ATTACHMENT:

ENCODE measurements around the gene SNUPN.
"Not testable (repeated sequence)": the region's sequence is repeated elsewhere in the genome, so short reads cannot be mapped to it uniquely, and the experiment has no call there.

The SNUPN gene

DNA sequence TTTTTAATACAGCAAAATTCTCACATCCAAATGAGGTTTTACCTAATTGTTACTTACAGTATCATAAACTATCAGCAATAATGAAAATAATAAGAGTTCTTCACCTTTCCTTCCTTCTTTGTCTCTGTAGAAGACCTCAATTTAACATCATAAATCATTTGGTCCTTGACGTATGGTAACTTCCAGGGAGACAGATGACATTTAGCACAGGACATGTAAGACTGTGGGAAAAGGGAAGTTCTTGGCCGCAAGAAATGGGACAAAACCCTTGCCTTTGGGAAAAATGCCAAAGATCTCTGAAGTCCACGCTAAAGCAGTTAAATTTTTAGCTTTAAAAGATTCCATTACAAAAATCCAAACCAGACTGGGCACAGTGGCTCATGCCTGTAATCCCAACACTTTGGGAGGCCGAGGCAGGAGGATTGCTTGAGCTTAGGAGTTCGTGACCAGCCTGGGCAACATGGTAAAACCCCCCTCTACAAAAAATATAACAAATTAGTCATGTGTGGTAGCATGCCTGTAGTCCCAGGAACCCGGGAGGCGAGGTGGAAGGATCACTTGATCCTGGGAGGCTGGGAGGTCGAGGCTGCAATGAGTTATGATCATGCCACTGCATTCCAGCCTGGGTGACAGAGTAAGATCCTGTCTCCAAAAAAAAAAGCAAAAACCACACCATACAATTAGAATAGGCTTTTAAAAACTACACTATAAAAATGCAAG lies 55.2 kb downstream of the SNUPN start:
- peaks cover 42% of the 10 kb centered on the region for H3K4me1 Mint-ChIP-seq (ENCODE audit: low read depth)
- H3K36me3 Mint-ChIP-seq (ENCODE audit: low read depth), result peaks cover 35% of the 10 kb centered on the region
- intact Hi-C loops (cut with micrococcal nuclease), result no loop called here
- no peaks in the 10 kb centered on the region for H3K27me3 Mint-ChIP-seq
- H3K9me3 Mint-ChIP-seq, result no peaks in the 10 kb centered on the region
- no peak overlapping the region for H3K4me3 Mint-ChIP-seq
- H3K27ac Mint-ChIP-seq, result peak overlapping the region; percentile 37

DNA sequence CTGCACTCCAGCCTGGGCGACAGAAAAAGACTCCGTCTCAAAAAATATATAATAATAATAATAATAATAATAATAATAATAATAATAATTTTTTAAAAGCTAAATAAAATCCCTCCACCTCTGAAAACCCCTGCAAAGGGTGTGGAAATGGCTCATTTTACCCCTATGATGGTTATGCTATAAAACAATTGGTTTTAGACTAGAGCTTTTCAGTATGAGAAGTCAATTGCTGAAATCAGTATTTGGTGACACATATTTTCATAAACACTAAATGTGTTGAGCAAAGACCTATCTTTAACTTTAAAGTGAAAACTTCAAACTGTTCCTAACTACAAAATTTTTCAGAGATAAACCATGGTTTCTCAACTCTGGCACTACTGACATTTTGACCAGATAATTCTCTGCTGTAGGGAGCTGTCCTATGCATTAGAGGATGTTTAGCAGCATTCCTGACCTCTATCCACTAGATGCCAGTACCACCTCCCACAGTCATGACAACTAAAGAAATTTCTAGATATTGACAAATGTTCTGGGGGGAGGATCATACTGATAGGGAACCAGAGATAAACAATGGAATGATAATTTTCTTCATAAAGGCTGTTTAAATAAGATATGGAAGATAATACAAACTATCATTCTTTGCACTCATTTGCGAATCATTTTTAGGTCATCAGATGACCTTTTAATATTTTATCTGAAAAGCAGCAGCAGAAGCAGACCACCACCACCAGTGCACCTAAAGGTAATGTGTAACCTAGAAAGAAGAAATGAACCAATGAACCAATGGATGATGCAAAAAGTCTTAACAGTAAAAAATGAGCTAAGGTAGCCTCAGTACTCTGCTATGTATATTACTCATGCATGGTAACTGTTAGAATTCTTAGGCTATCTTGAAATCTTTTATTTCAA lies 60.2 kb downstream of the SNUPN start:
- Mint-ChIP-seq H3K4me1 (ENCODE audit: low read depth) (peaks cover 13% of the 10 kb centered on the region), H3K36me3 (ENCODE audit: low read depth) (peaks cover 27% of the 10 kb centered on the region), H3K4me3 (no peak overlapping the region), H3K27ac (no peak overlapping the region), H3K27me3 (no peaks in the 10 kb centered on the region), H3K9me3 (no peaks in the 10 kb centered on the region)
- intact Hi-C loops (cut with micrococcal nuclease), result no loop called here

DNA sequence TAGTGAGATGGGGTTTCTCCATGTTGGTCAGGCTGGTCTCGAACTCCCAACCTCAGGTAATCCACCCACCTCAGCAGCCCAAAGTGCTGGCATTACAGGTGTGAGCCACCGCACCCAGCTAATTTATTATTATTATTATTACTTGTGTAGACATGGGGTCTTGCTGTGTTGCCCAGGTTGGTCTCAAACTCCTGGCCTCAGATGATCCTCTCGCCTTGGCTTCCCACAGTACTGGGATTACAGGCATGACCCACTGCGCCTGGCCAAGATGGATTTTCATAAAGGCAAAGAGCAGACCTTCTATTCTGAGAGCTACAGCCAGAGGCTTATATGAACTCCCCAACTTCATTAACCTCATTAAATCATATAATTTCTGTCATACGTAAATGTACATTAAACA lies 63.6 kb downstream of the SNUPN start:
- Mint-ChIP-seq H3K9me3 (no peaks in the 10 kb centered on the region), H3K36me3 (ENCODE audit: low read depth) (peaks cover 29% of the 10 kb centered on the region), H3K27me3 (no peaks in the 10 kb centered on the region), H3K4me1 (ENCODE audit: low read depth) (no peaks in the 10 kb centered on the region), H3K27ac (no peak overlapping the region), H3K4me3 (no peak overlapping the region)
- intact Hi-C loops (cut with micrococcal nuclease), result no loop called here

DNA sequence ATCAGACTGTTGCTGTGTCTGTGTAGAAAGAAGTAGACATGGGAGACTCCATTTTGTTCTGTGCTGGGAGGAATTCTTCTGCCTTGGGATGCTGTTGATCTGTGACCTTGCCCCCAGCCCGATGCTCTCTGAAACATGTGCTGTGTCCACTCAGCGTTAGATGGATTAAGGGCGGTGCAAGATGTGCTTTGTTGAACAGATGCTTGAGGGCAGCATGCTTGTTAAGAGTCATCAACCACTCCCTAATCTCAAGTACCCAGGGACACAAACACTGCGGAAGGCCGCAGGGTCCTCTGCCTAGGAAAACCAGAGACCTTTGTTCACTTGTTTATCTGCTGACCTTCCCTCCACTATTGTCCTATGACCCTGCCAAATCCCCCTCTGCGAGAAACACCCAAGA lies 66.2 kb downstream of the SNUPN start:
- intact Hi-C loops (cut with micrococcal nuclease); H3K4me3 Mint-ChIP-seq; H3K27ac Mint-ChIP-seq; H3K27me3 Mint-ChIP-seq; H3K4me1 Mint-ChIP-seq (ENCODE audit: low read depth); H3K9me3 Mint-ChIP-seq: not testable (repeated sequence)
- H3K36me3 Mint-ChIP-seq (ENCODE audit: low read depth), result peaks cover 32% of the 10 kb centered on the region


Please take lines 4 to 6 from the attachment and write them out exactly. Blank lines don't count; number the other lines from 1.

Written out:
DNA sequence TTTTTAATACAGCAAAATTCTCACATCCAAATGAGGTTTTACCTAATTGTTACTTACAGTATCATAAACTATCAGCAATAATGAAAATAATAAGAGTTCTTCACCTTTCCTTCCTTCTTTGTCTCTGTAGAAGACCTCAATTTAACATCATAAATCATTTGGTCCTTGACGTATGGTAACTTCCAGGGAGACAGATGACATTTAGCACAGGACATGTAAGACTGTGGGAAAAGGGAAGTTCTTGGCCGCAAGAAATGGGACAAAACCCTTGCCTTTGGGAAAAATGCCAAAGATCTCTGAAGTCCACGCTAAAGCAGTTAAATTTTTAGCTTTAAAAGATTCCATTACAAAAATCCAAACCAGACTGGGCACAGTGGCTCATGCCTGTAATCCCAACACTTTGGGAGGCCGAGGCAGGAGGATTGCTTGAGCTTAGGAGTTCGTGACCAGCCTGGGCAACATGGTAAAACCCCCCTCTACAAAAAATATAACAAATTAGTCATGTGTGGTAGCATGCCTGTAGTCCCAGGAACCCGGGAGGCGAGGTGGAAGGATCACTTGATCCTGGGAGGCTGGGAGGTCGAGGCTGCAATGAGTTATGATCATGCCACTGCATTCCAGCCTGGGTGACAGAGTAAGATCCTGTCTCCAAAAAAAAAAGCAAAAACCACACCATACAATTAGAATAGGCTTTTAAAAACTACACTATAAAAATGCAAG lies 55.2 kb downstream of the SNUPN start:
- peaks cover 42% of the 10 kb centered on the region for H3K4me1 Mint-ChIP-seq (ENCODE audit: low read depth)
- H3K36me3 Mint-ChIP-seq (ENCODE audit: low read depth), result peaks cover 35% of the 10 kb centered on the region